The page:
TM: They like it. They were too young, really, during the writing process [to try material on]. Violet has just got to the age where I think it's a good age to see it. She just turned six and is starting to enjoy it. But I guess the music in various forms has been a big part of her life. So it's completely pedestrian to her. She's got a lot of friends at school who are obsessed by the songs and can sing the whole thing through. And so Violet is one of the least interested people I know. But that's fine. She's seen the show a few times and she gets very worried by it. She's an interesting and emotionally quite sensitive little kid, so she gets this stricken look on her face the whole time [at the show]. I said to her at interval when I took her on her sixth birthday — which she requested — I said, "Are you not enjoying this? You know you don't have to stay, baby." And she said, "I do like it. It's just very worrying." And she's just worried, you know, Mr. Wormwood is really mean. And I think that's appropriate. As a six-year-old, you should be a bit worried, and you should be leaving the theatre overjoyed and full of excitement because the ending is happy and all that. But yeah, I think six-year-olds and twelve-year-olds should be asking questions about revenge and cruelty, and it's fine. That's why Dahl's brilliant because it's all there but it's treated sort of lightly.

Was that something that guided you as you wrote, this notion of cruelty handled in a way that children can witness it without being brutalized by it?
TM: Yeah, I think so. It's interesting because although I had this background [with] Dahl it was [book writer Dennis Kelly's] adaptation that I was writing for, and I was very much guided by him. I think I reacted quite instinctively, and I know Dennis did. I think overthinking is something that musical theatre makers do a lot. I can't speak for other musical theatre makers, I'm just trying to say something about my process, but I think there is a risk, probably. I'm not very experienced, but there is a risk with musical theatre because it takes so much work, and they're so rarely hits, that when you're in the business of making one, you can really try and just figure out what the formulas are. Those are naiveties to Dennis' and my approach, I think, [that] probably helped us in hindsight. Neither of us were loaded up with any particular investment to it. We had a little commission, we really wanted it to be great, and we reacted to the story. What does the protagonist need to be doing now? How do we make it funny, and entertaining, and snappy, and how do we stop it lulling? How do we make it both silly and sincere without the sincerity being saccharine? All those sort of more basic sort of storytelling concerns. Of all the doubts about myself, which of course are many and varied about my credentials to do a project like this, I never even considered that I didn't know what Dahl was. It just didn't cross my mind that I should worry because Dahl is Dahl. Dahl's my childhood, I mean I read all the books before I read anything.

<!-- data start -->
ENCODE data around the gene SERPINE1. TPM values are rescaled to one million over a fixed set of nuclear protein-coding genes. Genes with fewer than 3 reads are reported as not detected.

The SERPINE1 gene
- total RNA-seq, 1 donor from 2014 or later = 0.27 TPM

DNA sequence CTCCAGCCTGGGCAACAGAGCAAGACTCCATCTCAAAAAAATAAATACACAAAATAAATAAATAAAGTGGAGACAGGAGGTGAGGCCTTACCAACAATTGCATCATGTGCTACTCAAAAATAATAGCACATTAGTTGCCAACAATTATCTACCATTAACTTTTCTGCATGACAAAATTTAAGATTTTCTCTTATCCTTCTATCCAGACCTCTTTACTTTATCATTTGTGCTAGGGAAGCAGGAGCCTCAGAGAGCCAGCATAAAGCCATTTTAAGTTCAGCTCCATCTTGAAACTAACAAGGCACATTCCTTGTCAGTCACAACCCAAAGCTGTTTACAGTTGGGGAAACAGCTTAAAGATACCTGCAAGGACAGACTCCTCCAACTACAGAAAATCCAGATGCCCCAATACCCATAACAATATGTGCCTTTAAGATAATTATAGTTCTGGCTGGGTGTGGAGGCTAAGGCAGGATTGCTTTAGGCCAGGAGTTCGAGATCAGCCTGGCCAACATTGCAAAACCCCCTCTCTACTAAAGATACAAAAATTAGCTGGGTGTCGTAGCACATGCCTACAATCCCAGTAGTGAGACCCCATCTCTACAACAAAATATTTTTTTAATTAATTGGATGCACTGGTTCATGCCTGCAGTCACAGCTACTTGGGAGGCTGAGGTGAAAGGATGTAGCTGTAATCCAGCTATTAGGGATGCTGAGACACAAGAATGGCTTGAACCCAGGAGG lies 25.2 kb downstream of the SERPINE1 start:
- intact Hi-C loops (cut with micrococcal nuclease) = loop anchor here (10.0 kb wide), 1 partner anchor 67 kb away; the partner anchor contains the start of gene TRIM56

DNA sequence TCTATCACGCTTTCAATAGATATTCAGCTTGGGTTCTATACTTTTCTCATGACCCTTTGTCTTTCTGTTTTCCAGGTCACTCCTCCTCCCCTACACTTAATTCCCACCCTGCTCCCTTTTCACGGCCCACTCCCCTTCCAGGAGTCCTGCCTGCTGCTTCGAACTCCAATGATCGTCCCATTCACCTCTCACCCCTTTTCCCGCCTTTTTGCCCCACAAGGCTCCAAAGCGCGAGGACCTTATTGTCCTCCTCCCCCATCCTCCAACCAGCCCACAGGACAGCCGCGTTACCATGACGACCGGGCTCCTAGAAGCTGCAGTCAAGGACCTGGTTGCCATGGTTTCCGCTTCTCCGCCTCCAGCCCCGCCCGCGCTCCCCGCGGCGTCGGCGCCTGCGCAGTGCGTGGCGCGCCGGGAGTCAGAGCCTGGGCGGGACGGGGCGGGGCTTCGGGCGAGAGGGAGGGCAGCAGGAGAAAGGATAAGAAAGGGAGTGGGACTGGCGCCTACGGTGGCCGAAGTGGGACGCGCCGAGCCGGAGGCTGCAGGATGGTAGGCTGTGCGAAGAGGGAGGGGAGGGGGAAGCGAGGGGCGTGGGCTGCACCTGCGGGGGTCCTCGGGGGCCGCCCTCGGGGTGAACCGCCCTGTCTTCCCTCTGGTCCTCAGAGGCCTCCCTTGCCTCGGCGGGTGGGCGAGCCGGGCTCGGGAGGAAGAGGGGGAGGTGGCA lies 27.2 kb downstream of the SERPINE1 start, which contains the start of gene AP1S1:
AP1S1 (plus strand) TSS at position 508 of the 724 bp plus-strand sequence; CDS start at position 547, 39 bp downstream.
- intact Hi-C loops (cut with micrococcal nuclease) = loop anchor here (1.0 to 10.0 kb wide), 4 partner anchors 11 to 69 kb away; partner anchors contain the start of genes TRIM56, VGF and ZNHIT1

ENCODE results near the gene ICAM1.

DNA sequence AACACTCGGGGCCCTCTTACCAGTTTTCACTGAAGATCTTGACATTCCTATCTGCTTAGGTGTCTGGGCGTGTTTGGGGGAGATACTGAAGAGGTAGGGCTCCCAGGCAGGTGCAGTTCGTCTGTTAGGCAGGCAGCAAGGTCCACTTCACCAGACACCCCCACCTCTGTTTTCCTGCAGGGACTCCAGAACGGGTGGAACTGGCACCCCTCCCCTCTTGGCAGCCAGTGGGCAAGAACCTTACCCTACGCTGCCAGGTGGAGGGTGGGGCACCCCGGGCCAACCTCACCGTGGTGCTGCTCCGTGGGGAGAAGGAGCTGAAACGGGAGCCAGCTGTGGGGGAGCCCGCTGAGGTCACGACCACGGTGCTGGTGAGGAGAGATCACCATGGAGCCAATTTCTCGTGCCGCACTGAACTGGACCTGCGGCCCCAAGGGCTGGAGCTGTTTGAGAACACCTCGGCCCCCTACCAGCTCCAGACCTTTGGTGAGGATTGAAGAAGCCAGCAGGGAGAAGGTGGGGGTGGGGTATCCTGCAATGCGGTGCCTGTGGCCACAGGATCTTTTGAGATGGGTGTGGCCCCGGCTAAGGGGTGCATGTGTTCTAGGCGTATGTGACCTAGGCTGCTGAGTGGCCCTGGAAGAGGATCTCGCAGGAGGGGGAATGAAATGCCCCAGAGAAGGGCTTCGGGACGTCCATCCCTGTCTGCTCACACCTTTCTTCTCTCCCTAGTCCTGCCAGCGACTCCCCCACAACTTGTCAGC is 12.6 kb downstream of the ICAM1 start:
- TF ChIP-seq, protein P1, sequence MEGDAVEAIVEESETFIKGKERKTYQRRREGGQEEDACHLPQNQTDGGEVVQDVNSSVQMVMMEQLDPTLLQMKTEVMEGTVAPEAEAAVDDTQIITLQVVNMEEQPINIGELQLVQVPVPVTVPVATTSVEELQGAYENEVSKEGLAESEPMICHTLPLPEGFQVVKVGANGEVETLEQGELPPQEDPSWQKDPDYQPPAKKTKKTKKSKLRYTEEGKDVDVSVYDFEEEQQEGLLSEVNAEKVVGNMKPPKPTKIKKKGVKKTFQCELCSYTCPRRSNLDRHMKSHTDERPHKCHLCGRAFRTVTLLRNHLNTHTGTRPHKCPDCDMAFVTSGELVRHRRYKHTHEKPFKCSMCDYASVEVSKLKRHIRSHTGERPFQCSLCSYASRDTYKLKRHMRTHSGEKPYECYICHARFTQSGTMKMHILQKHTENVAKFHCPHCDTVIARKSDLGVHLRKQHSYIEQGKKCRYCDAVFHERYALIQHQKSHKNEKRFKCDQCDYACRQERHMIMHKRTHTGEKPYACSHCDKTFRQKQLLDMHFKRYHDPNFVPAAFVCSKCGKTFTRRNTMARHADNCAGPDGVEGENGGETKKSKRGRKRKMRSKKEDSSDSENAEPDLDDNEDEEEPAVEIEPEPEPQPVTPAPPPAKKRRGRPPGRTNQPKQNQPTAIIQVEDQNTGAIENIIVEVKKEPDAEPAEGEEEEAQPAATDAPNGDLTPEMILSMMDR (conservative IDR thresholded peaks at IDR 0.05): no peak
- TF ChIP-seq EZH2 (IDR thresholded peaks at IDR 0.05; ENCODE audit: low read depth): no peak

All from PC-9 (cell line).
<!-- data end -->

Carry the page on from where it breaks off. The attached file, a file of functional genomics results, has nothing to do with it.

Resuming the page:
Was the Dahl estate actively involved in this? Did they provide guideposts along the way? Or were the totally hands off?
TM: A couple of people from the estate were involved, Dominic Gregory [director of Dahl & Dahl Limited] being the primary one. He would come in and give notes periodically. But you always have to try and get a good balance between taking notes from something like the estate of the source text, or producers, obviously. You don't want to bury your head in the sand and ignore the experience of producers and estates, but you need to – sort of like what I was saying a minute ago about process — you just need to unclutter. All you can do is be creative and try to tell a story based on the resources you have, and you've got to be really careful. But the Dahl's were absolutely brilliant. You know they were nervous, as they are with all projects that are licensed, because they want Dahl's tone and reputation to remain as it is. There were times when we had to sort of fight for things, and times when we took their advice, and they fought and won, but it was certainly not a heavy-handed thing.